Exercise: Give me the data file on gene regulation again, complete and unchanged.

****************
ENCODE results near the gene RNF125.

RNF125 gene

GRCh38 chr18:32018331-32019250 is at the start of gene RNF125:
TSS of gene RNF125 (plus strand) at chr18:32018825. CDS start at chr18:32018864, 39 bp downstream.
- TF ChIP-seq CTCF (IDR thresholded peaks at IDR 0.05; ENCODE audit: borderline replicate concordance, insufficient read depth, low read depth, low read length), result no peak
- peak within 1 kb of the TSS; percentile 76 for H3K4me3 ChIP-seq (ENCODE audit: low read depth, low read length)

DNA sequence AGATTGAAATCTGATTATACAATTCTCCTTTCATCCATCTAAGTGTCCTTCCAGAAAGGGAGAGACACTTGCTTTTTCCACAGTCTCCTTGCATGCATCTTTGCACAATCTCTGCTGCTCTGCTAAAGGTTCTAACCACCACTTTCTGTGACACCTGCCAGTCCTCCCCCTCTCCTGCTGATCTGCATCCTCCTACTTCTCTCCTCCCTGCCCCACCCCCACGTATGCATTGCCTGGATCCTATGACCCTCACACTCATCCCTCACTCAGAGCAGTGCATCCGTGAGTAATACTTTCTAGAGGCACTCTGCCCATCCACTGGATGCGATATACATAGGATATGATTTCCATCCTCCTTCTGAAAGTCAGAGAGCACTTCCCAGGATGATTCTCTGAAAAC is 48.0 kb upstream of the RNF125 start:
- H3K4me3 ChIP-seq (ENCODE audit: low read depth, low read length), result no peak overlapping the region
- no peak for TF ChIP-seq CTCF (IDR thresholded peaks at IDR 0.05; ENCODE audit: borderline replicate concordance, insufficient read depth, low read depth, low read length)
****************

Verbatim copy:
ENCODE results near the gene RNF125.

RNF125 gene

GRCh38 chr18:32018331-32019250 is at the start of gene RNF125:
TSS of gene RNF125 (plus strand) at chr18:32018825. CDS start at chr18:32018864, 39 bp downstream.
- TF ChIP-seq CTCF (IDR thresholded peaks at IDR 0.05; ENCODE audit: borderline replicate concordance, insufficient read depth, low read depth, low read length), result no peak
- peak within 1 kb of the TSS; percentile 76 for H3K4me3 ChIP-seq (ENCODE audit: low read depth, low read length)

DNA sequence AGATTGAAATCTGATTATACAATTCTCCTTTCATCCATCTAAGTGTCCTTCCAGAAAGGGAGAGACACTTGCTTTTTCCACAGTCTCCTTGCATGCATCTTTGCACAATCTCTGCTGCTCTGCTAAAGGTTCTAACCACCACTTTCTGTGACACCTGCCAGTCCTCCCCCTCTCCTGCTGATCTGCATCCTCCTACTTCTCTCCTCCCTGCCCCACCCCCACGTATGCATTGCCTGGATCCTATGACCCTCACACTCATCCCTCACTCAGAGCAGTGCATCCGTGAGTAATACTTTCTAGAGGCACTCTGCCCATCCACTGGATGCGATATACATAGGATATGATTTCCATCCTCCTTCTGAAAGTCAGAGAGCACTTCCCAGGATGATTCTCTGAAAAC is 48.0 kb upstream of the RNF125 start:
- H3K4me3 ChIP-seq (ENCODE audit: low read depth, low read length), result no peak overlapping the region
- no peak for TF ChIP-seq CTCF (IDR thresholded peaks at IDR 0.05; ENCODE audit: borderline replicate concordance, insufficient read depth, low read depth, low read length)